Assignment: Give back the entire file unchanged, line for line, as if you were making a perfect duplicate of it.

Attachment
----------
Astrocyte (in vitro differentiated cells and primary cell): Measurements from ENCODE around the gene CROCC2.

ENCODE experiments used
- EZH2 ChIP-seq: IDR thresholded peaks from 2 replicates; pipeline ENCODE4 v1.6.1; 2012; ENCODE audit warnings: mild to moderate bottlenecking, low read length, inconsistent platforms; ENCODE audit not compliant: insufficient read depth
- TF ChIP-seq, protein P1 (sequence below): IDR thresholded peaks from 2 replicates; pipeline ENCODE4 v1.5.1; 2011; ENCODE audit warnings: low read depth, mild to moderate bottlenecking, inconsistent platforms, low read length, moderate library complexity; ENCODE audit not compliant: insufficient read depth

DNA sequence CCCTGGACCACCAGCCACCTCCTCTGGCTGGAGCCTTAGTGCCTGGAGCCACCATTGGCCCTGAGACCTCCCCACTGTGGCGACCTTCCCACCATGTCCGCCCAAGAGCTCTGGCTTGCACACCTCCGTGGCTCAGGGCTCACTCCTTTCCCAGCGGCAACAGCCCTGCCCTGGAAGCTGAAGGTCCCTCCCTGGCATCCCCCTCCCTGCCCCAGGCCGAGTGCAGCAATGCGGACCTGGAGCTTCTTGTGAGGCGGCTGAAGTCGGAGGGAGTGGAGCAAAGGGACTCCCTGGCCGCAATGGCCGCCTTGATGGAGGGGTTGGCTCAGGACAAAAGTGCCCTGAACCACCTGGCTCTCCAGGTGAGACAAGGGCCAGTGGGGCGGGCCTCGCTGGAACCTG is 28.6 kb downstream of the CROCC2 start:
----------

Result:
Astrocyte (in vitro differentiated cells and primary cell): Measurements from ENCODE around the gene CROCC2.

ENCODE experiments used
- EZH2 ChIP-seq: IDR thresholded peaks from 2 replicates; pipeline ENCODE4 v1.6.1; 2012; ENCODE audit warnings: mild to moderate bottlenecking, low read length, inconsistent platforms; ENCODE audit not compliant: insufficient read depth
- TF ChIP-seq, protein P1 (sequence below): IDR thresholded peaks from 2 replicates; pipeline ENCODE4 v1.5.1; 2011; ENCODE audit warnings: low read depth, mild to moderate bottlenecking, inconsistent platforms, low read length, moderate library complexity; ENCODE audit not compliant: insufficient read depth

DNA sequence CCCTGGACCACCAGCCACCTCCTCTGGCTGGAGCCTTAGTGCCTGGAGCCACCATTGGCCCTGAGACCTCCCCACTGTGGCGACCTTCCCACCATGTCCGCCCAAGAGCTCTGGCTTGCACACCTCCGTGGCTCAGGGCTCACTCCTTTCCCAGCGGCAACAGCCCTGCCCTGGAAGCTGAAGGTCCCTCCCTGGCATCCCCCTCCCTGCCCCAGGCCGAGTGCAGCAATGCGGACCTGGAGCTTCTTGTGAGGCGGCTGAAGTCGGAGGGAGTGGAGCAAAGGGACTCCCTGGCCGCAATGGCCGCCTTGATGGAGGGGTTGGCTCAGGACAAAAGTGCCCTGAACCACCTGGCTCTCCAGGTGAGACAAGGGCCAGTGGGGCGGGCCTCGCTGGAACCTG is 28.6 kb downstream of the CROCC2 start: